Now all roads lead to France and heavy is the tread
Of the living; but the dead returning lightly dance.
Edward Thomas, Roads

Monday, April 20, 2015

100 Years Ago: Four French Soldiers Executed As Examples at Flirey

Contributed by Terrence Finnegan

On 18 March Général Joffre informed Général Dubail that he wanted IVe armée to undertake the operation to reduce the St. Mihiel salient as soon as possible, employing all means at his disposal in this attack. Unfortunately for the French, the April weather turned to rain. At first sight it seemed to Général Joffre that the weather supported the French thanks to the lack of effective German aerial reconnaissance. The Woëvre became a quagmire and the trenches within flooded. The artillery found it difficult to take up position, observation of fire was almost impossible, and the shells buried themselves in the spongy ground. A feeling of uneasiness spread to both troops and staffs.

Général Auguste Dubail, Commander IVe armée 

In an attempt to salvage the failing offensive, Général Dubail ordered his armée to change its tactics of intense assault to “methodical progression”. The new directive did not include the previous advantage of surprise. The result of the campaign was disastrous.  From 26 March to 30 April 1915, the French lost 65,200 officers and men. In comparison, German losses suffered in the same period throughout the entire Western Front were slightly over 80,000.

The abortive effort by a single company of poilus (infantrymen), the 5e compagnie du 63e régiment d’infanterie, on 19 April 1915, was the last act of a failed offensive.  At at 0600 only 40 of the 250 men in the 5e compagnie left the trench and advanced toward the German lines.  After a few metres they were devastated by German heavy artillery.

French commanders in the southern Woëvre front immediately took extreme measures. Lieutenant Colonel Paulmier, battalion commander, was ordered to make an example and have the entire 5e compagnie executed. After complaints and quibbling amongst the generals, it was decided that five soldiers were to be shot on the spot for refusing orders to advance. Adding to the misery, Général Joffre, just passing through the area, learned of what had transpired and refused to grant clemency to any of the convicted. In the same breath Joffre threatened the 63e régiment d’infanterie with dishonour and loss of their battle flag.

Lieutenant Mesnieux, 5e compagnie officer in charge, was tasked to come up with the list of five to be executed. Mesnieux’s counterpart in charge of the 4e Section, Sous-lieutenant Boulant, refused to accuse any of his men. Mesnieux then came up with a cowardly methodology. Two men were chosen by lot, the other three were nominated by their superiors, arrested, and charged with the capital offence of cowardice under fire. Lieutenant Mesnieux turned to a nearby soldier and asked for a random number. The soldier responded “17.”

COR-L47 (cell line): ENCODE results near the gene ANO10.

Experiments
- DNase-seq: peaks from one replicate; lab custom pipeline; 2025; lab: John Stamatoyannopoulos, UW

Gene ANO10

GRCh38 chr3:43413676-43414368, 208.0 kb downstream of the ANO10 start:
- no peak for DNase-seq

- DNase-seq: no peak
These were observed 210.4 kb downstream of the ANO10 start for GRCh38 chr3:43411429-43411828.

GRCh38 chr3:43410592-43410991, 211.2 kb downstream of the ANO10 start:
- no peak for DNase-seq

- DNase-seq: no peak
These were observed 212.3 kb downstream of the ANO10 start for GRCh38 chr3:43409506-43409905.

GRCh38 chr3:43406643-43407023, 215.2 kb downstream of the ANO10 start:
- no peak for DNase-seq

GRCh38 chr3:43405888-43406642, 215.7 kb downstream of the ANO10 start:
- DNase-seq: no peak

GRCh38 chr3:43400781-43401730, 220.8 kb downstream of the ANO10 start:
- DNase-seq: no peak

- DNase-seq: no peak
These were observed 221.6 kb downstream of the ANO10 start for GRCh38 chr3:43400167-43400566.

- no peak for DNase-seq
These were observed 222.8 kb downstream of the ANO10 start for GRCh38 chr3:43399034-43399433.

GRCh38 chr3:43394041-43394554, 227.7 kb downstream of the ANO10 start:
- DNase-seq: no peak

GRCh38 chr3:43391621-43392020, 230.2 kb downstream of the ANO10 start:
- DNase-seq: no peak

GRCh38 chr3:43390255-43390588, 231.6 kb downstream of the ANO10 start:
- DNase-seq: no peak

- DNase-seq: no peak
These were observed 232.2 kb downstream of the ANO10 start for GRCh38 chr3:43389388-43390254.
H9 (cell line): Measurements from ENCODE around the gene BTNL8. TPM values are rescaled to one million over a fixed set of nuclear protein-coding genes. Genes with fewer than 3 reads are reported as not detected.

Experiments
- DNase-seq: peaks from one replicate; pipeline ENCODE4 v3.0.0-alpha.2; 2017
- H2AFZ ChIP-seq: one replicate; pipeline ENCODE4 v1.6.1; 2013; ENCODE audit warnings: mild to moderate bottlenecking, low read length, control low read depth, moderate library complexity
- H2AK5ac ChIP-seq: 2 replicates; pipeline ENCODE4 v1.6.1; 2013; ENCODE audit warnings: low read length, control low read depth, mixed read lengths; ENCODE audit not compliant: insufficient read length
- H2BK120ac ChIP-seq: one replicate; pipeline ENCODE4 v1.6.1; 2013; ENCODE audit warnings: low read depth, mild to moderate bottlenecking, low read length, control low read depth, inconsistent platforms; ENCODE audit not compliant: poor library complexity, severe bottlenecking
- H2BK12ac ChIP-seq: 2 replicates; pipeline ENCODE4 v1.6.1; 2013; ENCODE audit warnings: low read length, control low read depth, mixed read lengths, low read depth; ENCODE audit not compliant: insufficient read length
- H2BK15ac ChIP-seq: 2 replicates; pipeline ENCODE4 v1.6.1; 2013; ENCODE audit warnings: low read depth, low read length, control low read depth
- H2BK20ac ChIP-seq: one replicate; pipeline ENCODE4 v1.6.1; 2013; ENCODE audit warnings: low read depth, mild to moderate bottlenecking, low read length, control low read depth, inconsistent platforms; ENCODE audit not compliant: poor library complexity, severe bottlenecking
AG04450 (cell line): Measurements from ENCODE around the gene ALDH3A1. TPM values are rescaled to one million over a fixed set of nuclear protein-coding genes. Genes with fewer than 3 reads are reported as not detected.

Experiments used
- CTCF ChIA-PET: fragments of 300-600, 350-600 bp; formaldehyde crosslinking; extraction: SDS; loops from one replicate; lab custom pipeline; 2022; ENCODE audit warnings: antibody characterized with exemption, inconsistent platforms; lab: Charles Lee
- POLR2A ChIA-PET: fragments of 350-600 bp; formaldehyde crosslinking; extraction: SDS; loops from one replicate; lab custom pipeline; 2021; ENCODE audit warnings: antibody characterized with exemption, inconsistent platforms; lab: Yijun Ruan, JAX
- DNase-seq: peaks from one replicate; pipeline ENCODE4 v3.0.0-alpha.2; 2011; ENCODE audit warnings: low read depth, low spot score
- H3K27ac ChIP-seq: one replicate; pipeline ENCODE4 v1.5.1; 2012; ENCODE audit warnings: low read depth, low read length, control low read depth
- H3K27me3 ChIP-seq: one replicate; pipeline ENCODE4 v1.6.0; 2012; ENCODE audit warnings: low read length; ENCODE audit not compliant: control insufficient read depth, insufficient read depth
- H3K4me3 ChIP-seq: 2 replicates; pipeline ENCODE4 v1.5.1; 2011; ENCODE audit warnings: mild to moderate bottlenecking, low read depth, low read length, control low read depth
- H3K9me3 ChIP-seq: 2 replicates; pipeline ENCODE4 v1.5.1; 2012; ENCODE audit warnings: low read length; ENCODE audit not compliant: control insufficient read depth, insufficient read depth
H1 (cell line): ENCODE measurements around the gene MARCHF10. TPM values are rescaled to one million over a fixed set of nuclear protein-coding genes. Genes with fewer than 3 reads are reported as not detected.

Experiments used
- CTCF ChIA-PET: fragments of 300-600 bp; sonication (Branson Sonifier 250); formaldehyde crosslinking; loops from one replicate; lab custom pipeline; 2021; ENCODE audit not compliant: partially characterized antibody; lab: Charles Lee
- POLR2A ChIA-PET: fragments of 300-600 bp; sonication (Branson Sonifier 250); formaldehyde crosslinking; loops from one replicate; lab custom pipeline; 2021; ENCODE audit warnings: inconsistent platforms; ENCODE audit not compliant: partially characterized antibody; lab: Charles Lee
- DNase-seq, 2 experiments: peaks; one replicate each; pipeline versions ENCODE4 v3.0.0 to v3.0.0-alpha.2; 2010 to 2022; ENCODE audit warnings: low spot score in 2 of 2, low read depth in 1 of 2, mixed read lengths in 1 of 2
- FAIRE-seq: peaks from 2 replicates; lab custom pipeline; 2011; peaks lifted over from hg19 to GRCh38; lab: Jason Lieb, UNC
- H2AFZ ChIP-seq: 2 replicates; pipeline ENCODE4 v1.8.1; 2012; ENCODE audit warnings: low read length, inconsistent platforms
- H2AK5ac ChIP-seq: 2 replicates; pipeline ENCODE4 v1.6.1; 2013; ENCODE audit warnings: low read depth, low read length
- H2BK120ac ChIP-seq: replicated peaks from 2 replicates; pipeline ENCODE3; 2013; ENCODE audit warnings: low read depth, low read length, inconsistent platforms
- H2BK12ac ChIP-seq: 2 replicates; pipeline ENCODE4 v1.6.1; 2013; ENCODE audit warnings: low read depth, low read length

Unlucky Number 17,  Soldat François Fontanaud

Soldat François Fontanaud, the 17th soldier on Mesnieux’s roster, was immediately arrested and charged. Mesnieux’s enlisted senior sergent Chaufriasse selected the name of caporal Antoine Morange randomly from a personnel roster. Soldat Félix François Louis Baudy was a stonemason working the roads in Lyon prior to enlisting in the armée. He belonged to la Confédération Générale du travail (CGT), a union organization that was believed to be socialist. The association was enough to condemn him. Soldat Henri-Jean Présbot was also a CGT member from Villeurbanne. A fifth soldier, Caporal Coulon, was also chosen by lot. He was spared execution for being labelled simple d’esprit (a simpleton) when in fact he was able to bribe his way out of the mess.  

A conseil de guerre (court martial) was held with Capitaine Minot chosen to defend the accused. Minot was not a lawyer and had only  five minutes to talk with the accused before the conseil commenced. The next day, on 20 April 1915, Lieutenant Colonel Paulmier carried out the execution order on the edge of Bois de Manonville. He did not order comrades in the 5e compagnie to complete the task. New recruits to the unit who had just arrived and did not know the victims manned the firing squad. After the execution, Paulmier told Capitaine Minot that he had done everything he could to prevent this travesty. Bois de Mort-Mare would haunt the French military leadership for the remainder of the war.

From Terrence Finnegan's new work:  A "Delicate Affair" on the Western Front: America Learns How to Fight a Modern War in the Woëvre Trenches

Click here to see our review of his full work:


  1. A novel by Humphrey Cobb was published in 1937 about this incident.Cobb's novel had no title when it was finished, so the publisher held a contest.[2] The winning entry came from the ninth stanza of the famous Thomas Gray poem "Elegy Written in a Country Churchyard".

    The boast of heraldry, the pomp of pow'r,
    And all that beauty, all that wealth e'er gave,
    Awaits alike th'inevitable hour.
    The paths of glory lead but to the grave.

    The book was a minor success when published in 1935, retelling the true-life affair of four French soldiers who were executed to set an example to the rest of the troops.
    A movie by the same name staring Kirk Douglas was done in the '50s Amazingly well done for that period. Certainly worth seeing today

  2. Sad. The film Paths of Glory was based on this travesty.

  3. The film - directed by the very great Stanley Kubrick - remains excellent and moving.

  4. Nice line: "The new directive did not include the previous advantage of surprise."

  5. The Paths of Glory is one of the finest films I have seen. I had no idea there was a real story behind it.